THE PENN RELAYS men's Distance Medley Relay was a two-team race between Stanford and Oregon. Then, it became a four-team thing, with Kentucky and Villanova joining the fray. But with a little more than half a lap to go on the closing 1,600-meter leg yesterday at Franklin Field, freshman Oregon anchor Edward Cheserek turned it into a one-man sprint to the tape. In one move that took maybe 5 seconds, it was over. And the Ducks had another DMR wheel to go with the one they got at the 2010 Carnival.

"Actually, my coach [Andy Powell] told me to just run smart," said Cheserek, the NCAA indoor champion in the 3,000 and 5,000 meters, who went to high school in Newark, N.J., after coming to this country from Kenya a few years ago. "Don't move until the last 200. I did what he told me. But I did make my move at, like, 300. I was feeling good."

Villanova, which finished second last April, was runner-up again. Aussie sophomore Jordy Williamsz, who actually ran slightly faster than Cheserek, was able to make up a bunch of ground. But he just wasn't close enough when he got the baton to make the ultimate difference.

"[Cheserek] kind of lit it up a little bit," said Wiliamsz, who went around in 3 minutes, 57.26 seconds, close to his personal best. "I was patient. When the Kentucky guy [Matt Hillebrand] took off, I just waited. I knew I could make it home. It was just a little too late. If there had been 100 meters more, I might have been amongst it. It happens. That's the fun of the Penn Relays. You never know. We might come back and win tomorrow [in the 4 x 1,500 or 4 x 800]. When you're chasing, you're just looking at that guy you're trying to catch.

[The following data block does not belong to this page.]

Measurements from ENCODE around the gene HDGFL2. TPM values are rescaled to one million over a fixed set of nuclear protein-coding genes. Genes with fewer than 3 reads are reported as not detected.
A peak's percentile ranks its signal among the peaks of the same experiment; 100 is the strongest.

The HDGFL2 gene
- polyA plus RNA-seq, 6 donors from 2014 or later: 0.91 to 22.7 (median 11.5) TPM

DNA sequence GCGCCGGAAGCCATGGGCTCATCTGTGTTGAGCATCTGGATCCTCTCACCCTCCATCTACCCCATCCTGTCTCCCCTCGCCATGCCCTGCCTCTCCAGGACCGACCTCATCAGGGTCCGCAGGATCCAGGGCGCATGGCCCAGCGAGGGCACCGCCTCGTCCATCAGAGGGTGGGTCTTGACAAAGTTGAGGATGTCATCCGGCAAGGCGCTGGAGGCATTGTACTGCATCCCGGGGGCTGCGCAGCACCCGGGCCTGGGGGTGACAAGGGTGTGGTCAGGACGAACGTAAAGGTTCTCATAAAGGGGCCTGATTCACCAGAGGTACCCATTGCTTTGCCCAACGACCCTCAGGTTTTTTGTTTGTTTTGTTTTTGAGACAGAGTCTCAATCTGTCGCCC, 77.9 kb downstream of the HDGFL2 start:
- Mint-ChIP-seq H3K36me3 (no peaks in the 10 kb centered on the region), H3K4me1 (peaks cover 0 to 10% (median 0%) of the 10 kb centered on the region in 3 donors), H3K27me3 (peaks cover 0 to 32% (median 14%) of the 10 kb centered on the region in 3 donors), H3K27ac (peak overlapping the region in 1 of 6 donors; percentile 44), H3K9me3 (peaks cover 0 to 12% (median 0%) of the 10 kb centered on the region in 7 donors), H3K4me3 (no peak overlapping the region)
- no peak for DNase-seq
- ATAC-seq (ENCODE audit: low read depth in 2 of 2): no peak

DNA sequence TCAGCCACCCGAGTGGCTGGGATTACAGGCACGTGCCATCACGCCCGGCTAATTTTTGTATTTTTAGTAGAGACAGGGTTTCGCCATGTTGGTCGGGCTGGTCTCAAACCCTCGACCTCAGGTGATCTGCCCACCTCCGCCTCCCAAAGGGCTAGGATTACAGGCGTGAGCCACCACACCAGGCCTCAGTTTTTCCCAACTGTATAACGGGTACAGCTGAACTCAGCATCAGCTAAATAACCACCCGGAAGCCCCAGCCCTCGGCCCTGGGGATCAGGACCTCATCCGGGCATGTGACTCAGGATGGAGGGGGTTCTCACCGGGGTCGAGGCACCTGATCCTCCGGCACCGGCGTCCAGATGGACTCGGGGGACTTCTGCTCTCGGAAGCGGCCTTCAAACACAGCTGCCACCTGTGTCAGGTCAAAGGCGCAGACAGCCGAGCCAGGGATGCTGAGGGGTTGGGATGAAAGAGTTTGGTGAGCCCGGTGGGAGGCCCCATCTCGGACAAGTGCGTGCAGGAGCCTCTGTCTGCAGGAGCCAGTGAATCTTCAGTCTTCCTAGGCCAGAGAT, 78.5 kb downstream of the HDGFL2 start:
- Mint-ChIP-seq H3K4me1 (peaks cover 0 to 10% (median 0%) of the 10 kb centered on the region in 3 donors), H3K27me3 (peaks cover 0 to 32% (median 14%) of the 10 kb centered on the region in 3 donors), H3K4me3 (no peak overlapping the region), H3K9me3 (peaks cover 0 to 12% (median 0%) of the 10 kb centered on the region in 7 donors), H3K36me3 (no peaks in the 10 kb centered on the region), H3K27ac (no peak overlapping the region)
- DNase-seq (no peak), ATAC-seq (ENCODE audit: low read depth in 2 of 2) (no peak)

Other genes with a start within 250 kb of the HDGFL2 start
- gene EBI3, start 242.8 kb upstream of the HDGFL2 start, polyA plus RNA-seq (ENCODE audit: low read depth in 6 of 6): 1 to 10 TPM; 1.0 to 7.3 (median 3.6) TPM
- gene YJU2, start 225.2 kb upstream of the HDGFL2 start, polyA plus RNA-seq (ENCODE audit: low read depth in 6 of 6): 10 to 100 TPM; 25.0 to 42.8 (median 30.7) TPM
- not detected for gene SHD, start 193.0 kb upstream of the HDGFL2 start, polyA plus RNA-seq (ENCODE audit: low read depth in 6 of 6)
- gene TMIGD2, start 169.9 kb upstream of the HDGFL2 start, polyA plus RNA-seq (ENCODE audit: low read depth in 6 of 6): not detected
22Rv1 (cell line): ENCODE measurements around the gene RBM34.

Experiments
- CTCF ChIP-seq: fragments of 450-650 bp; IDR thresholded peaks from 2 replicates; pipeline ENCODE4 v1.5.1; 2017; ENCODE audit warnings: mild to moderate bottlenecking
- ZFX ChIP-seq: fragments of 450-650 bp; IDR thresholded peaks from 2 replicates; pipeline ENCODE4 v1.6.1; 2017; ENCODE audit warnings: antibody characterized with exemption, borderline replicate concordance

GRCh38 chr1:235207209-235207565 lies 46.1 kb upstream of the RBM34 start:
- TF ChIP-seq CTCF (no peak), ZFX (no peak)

"There's nothing you can do. That's the way the race unfolded. No one to blame, or anything like that. I honestly thought I was too far back. I didn't think I could get back into it . . . We'll try again. We didn't come here not to get first."

Oregon's first three runners were seniors: Mac Fleet (2:53.95) in the 1,200, Mike Berry (44.72) in the 400 and Boru Guyola (1.48.77) in the 800. Cheserek had a 3:57.98.

Villanova got a 2:56.03 out of Sam McEntee, a 46.29 from Sam Ellison and 1:49.36 from Dusty Solis.

"It's a relay for a reason," said Fleet, who's often been OU's closer. "Each leg has their own responsibilities."

Stanford was third, less than a second behind the Main Liners.

"I think Villanova was probably the team we were most aware of," Powell said. "They've won many more titles than us. I think 120 to our six. So you've got to take them seriously. But we have such a good, deep team. They've all been having great practices. I had a lot of confidence that Edward would have a great last 200.

"When you have good leadership, it goes a long ways. They've done a great job of bringing Edward along. He can be a follower. That's nice for him. He can probably come to a meet like this and it's not just about Edward."

Only when it finally had to be.